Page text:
• Is the program’s school regionally accredited and the program approved by the American Bar Association (ABA)?
  • Does the program fulfill licensing requirements in the state in which I intend to practice?
  • Does the program’s format work for my schedule?
  • Can I realistically afford tuition and other costs?
  • Can I meet admission requirements?

Once you’ve answered the above questions, it’s time to search for your program. Have a goal of finding two or three programs to which you’ll apply.

Prerequisites and Applications

Next is the application and admissions process. There are two main factors that most prospective students need to be concerned with when applying to a college degree or certificate program: prerequisite course requirements and the application process itself. Here’s a quick look at both.

  • Prerequisites: It’s highly unlikely you’ll need any college-level courses to qualify for admission into a paralegal education program. You will need an associate or bachelor’s degree for admission into a paralegal certificate program. Otherwise, prerequisite coursework is seldom a requirement for paralegal program admission.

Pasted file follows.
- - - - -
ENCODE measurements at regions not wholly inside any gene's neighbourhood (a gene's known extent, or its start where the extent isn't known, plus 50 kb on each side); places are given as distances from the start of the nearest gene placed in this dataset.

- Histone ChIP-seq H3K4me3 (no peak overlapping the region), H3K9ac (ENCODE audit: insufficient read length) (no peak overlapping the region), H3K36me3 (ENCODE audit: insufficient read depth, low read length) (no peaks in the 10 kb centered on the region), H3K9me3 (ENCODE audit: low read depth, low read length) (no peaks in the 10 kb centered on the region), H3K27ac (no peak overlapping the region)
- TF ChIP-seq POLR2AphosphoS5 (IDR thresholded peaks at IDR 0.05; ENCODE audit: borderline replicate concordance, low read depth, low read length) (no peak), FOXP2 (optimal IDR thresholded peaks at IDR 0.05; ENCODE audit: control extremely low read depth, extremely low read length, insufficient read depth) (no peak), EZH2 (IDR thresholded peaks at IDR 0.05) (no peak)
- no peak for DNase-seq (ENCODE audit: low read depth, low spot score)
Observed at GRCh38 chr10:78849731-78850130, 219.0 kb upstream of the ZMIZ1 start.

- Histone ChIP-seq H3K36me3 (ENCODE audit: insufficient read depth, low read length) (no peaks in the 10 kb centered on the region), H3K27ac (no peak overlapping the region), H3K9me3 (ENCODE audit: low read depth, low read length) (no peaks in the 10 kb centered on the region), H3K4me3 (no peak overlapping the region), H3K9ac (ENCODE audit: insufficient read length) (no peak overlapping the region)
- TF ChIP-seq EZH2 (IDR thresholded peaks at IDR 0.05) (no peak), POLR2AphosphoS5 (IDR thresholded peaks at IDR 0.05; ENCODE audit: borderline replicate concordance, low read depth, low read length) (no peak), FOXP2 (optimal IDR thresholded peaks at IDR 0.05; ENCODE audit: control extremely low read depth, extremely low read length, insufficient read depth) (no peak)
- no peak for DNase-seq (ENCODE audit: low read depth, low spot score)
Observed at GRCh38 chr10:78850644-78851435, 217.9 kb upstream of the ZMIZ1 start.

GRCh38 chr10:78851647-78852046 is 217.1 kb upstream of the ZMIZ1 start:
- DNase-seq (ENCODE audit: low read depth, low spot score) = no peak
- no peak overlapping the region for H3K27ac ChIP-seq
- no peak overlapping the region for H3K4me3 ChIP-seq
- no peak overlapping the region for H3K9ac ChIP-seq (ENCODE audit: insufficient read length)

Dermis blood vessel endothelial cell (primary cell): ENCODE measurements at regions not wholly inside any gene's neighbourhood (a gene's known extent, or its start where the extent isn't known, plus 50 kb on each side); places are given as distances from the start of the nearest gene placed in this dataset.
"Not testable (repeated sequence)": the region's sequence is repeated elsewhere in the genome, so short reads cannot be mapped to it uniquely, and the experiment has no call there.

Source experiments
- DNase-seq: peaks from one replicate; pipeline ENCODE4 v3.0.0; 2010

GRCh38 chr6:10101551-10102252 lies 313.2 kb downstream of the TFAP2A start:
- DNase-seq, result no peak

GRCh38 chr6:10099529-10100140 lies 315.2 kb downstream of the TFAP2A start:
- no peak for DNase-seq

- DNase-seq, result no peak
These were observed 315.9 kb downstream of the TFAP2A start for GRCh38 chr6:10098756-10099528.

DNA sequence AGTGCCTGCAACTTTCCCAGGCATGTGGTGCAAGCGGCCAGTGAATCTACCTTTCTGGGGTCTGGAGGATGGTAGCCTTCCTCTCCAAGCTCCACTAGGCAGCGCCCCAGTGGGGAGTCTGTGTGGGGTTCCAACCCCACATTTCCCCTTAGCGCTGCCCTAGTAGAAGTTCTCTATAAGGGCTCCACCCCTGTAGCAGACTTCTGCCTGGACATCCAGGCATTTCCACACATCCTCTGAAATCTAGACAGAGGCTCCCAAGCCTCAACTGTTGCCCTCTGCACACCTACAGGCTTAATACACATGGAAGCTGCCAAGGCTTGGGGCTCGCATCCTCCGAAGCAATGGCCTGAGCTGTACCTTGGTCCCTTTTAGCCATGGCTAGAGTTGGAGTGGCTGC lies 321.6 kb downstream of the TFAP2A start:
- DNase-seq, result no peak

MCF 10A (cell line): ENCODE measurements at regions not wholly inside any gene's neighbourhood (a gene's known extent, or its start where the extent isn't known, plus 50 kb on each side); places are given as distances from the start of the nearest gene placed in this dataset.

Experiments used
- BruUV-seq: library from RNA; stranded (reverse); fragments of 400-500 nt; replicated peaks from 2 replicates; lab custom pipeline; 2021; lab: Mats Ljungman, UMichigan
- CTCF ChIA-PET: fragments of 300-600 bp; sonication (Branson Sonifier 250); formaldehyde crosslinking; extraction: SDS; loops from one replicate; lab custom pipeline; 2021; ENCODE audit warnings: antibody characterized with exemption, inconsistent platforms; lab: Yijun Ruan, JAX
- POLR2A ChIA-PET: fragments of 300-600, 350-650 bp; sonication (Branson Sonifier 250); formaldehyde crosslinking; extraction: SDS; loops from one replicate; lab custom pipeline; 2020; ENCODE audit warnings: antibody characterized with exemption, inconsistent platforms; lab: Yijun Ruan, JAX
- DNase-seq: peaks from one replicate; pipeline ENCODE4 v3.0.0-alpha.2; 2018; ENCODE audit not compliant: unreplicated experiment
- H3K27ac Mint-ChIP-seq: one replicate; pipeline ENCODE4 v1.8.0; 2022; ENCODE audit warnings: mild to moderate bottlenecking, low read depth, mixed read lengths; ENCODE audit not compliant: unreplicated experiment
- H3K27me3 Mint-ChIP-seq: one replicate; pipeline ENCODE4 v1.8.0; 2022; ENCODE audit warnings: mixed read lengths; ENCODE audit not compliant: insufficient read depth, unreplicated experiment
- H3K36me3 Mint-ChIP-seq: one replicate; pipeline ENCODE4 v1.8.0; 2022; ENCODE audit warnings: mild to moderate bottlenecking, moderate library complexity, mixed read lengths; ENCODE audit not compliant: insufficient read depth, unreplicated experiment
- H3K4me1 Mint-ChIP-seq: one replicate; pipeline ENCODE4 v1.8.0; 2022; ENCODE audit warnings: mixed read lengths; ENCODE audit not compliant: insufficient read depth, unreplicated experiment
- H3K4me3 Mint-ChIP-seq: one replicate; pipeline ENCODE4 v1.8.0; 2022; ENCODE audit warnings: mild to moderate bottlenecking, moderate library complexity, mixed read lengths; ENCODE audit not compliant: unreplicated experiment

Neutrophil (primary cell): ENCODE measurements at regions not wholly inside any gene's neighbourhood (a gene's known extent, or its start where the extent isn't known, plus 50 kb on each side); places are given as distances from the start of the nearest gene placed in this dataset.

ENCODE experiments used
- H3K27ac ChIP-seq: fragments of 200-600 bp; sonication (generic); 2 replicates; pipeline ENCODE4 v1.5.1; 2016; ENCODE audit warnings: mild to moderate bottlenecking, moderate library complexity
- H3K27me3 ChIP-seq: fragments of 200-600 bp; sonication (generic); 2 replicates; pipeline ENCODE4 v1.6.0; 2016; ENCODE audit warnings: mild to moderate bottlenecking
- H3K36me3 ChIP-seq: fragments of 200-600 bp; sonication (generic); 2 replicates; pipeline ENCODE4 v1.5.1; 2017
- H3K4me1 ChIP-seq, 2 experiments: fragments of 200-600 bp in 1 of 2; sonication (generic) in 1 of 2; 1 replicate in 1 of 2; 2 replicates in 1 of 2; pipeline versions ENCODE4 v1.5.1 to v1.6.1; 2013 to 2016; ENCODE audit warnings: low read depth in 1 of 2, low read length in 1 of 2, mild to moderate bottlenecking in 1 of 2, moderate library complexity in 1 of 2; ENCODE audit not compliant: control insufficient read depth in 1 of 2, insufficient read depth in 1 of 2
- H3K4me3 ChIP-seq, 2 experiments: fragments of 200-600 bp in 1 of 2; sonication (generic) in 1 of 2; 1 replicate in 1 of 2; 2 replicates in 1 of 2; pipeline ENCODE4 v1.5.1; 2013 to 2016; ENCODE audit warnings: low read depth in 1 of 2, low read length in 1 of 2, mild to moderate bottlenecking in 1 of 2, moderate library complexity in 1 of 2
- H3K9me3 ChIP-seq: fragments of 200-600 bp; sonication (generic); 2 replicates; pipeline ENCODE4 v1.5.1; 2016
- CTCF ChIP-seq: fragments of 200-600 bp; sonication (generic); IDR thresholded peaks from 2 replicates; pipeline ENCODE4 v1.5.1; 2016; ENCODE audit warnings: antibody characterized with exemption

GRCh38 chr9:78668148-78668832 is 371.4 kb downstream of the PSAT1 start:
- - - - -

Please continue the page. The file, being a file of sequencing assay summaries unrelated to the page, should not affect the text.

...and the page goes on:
• Application: The application requirements and process are likely the same as those for the college or university generally. That means you need a high school diploma or equivalent (e.g., GED) with a stated minimum grade point average. Paralegal certificate program applicants also need an associate or bachelor’s degree.

Step 6: Fund Your Paralegal Degree

Students in practically all accredited associate and bachelor’s programs, as well as some certificate programs, are eligible for a wide variety of financial aid resources. Common sources include scholarships, grants, work-study programs, employer tuition reimbursement, and VA benefits. Student loans, like those available through the U.S. Department of Education, are also available.